Yes my solution is to rule them out and let known science decide if they are correct or "The people that have knowledge about the subjects" determine that, like the Physicsforums.com doesn't allow any information that is not peer reviewed and published on their site. The rules for this forum are much more relaxed than that, which then it falls to people like me and dubbel to decide that basically dubbel is the physics section of this forum's authority or "Person with knowledge about the subject".
You are getting close - letting readers know who is the "authority" helps. Yet, how do you know when one of those non-authorities / non-scientists just might be right? Back before science really took root and stood on its own feet, another authoritative body learned the hard way that, despite what we see, the sun does not rotate around Earth and the world is not flat and the Bible (which their own body put together) says "Thou shalt not kill".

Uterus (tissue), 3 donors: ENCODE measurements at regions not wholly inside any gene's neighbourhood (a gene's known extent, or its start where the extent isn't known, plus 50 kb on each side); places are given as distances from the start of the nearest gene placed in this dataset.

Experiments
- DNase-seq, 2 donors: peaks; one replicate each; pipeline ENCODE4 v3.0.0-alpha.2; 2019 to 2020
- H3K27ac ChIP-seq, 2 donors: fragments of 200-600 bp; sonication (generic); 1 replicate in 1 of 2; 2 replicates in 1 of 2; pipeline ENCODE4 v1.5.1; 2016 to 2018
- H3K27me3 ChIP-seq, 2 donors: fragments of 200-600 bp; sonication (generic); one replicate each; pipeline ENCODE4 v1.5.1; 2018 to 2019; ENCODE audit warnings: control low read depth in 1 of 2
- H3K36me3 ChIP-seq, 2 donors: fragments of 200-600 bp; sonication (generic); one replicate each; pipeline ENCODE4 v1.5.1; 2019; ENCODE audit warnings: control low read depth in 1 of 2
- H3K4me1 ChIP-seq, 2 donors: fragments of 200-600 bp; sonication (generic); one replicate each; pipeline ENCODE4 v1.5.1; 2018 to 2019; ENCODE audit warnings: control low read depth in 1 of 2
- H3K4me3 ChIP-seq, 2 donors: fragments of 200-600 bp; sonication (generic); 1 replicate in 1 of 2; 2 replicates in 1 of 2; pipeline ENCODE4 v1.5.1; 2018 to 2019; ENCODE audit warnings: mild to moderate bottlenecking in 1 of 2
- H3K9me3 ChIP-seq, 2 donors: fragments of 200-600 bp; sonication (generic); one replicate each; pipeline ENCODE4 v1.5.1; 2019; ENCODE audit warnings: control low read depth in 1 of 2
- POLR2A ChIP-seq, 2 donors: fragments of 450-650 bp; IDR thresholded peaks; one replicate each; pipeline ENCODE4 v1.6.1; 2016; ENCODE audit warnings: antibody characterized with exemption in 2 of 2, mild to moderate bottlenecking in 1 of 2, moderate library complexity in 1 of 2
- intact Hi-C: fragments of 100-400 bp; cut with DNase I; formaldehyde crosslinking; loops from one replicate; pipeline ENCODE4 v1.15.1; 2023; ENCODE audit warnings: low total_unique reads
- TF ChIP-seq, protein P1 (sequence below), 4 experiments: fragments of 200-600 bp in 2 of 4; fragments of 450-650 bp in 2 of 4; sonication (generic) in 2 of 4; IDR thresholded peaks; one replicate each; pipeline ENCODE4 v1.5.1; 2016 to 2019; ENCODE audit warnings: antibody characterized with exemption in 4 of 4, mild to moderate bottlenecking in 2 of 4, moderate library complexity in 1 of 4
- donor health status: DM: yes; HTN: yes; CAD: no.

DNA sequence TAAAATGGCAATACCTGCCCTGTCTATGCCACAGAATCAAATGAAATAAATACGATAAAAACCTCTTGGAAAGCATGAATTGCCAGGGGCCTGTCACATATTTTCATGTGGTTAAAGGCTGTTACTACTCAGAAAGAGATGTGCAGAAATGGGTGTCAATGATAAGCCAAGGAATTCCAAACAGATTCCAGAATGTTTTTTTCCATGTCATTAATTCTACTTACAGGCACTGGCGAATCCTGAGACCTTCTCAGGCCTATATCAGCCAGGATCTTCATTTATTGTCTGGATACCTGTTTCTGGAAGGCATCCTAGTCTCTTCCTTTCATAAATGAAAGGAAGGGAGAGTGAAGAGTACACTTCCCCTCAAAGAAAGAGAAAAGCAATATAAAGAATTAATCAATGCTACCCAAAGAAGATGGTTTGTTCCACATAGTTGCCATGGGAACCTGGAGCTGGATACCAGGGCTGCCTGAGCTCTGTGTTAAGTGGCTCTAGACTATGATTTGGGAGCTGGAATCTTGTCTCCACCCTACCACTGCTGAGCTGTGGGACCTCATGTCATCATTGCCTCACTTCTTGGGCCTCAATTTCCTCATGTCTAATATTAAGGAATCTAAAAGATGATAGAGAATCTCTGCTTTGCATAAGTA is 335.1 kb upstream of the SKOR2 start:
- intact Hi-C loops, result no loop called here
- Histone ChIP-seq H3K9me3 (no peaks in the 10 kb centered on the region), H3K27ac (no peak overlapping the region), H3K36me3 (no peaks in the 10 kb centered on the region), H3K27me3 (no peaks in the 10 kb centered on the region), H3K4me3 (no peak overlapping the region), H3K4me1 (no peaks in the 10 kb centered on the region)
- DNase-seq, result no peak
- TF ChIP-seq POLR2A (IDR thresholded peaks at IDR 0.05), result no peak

Unless we give them voice, how do we know whom we are shoving aside now by requiring that they follow certain rules they do not believe are correct? By numbers? The majority rules? Maybe. Maybe not. There is a fine line there somewhere.
Hmmm? All of you who have heard this story before, please bear with me. My eighth grade science teacher was talking about the possibility of a nuclear bomb. (That dates me. <g>) She said, in effect, "Some people think they can split the atom but they are wrong. The atom cannot be split. The atom is the smallest unit in the universe." Of course we took her word for it. She was "authority". (Point one for Victor.) But, that said, weren't the scientists who were trying to disprove that "fact" in the minority and unbelievable?
I, for one, favor letting these people talk. I also, though, require that they (and we) listen. And, they'd better put their money where their mouths are. What I am never for is banishing anyone who disagrees with my beliefs.
There is, though, a place to stop when no mutual agreement is forthcoming. I think I'd better stop. Carry on, Victor. And thank you for the Physics information. I wanted that.